Sure it did. In the same way Land Rover & Kia are to blame for the Duke of Edinburgh's traffic accident.
Speaking publicly about her death for the first time, Mr Russell said last night: 'I have no doubt that Instagram helped kill my daughter. She had so much to offer and that's gone.'
His criticism of the photo-sharing site, which is owned by Facebook, comes after experts warned Instagram helped to glorify self-harm among vulnerable youngsters.
Last night hundreds of thousands of images depicting people harming themselves and discussing suicide could be viewed on the site, which is hugely popular among teenagers.And if it wasn't that site, it'd be another.
Instagram's guidelines say posts should not 'glorify self-injury' while searches using suspect words, such as 'self-harm', are met with a warning. But users are easily able to view the pictures by ignoring the offers of help.People have free will. The alternative is unthinkable.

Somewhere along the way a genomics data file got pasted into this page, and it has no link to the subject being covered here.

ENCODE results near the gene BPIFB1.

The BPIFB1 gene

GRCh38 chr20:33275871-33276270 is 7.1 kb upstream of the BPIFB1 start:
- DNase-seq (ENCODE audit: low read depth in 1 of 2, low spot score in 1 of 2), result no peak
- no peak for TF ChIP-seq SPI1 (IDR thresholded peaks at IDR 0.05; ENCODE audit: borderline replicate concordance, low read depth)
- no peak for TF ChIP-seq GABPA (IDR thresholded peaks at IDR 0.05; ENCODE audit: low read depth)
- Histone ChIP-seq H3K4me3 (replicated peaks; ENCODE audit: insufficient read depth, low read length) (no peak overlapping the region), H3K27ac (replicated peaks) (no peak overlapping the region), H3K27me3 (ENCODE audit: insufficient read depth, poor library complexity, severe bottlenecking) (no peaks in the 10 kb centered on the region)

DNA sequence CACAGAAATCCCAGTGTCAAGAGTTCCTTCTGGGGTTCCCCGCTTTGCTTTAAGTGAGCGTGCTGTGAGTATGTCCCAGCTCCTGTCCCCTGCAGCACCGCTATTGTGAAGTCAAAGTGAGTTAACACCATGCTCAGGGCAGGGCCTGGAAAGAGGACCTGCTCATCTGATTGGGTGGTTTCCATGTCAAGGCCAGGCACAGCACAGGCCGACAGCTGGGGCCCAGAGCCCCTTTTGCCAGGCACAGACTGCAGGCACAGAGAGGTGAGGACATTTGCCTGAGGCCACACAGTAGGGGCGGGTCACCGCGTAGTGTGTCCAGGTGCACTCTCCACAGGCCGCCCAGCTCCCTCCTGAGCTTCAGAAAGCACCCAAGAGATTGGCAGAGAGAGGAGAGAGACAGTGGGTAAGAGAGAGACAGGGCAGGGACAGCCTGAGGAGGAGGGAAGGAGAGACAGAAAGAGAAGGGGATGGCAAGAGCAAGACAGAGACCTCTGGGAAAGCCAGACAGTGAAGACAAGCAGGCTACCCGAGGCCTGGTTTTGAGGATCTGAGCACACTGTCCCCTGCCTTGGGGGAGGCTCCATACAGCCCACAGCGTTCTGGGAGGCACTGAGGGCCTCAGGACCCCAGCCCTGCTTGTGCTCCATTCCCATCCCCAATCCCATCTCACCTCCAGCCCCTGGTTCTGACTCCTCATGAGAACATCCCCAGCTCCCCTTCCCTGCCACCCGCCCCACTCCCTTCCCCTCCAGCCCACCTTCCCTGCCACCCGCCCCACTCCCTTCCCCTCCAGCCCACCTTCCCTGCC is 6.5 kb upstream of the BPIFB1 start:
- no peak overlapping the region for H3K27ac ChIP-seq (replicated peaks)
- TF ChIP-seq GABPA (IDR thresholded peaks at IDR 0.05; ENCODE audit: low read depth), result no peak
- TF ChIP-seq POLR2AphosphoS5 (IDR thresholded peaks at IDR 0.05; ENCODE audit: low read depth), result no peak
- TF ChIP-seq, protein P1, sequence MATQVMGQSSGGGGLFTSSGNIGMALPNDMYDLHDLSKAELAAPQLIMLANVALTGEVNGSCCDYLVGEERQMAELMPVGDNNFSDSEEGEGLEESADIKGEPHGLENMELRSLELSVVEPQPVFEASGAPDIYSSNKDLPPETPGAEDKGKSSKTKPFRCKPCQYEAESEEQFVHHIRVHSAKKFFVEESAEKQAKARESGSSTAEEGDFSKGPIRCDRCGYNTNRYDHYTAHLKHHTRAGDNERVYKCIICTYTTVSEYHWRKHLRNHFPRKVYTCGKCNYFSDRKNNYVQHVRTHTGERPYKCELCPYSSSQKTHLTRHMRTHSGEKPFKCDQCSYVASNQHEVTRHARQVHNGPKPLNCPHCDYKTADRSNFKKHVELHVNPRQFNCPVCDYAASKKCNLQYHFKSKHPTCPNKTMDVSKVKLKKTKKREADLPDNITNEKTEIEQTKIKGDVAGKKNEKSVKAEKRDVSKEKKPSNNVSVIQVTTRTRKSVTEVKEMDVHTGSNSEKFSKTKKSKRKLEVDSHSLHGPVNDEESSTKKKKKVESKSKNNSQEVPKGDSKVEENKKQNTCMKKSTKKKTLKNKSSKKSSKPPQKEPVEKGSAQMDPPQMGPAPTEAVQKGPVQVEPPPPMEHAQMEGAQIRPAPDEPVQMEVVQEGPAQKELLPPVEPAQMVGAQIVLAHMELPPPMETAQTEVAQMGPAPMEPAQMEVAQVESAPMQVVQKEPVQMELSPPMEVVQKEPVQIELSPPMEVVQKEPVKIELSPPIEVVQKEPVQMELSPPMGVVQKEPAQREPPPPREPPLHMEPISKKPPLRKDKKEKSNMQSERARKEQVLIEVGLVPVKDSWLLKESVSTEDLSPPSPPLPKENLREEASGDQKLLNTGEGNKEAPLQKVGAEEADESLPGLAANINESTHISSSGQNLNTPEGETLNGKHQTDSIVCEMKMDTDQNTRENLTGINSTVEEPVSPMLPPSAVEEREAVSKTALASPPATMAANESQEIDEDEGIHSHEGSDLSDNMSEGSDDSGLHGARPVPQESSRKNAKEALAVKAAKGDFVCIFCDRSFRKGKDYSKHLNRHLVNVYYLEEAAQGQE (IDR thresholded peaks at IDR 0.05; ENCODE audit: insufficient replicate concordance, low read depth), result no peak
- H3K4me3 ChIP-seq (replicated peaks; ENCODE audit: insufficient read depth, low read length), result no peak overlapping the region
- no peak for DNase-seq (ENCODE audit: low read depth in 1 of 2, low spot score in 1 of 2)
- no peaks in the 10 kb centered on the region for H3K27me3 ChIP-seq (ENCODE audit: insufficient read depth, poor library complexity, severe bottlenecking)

Instagram said: 'Our thoughts go out to Molly's family and anyone dealing with the issues raised. We do not allow content that promotes or glorifies eating disorders, self-harm or suicide and work hard to remove it.
'However, for many young people, discussing their mental health journey or connecting with others who have battled similar issues, is an important part of their recovery.
'This is why we don't remove certain content and instead offer people looking at, or posting it, support when they might need it most.'And they are as free to reject that help as to accept it. I can see why Mr Russell doesn't think that's a price worth paying. But that doesn't mean his opinion should overrule everyone else's.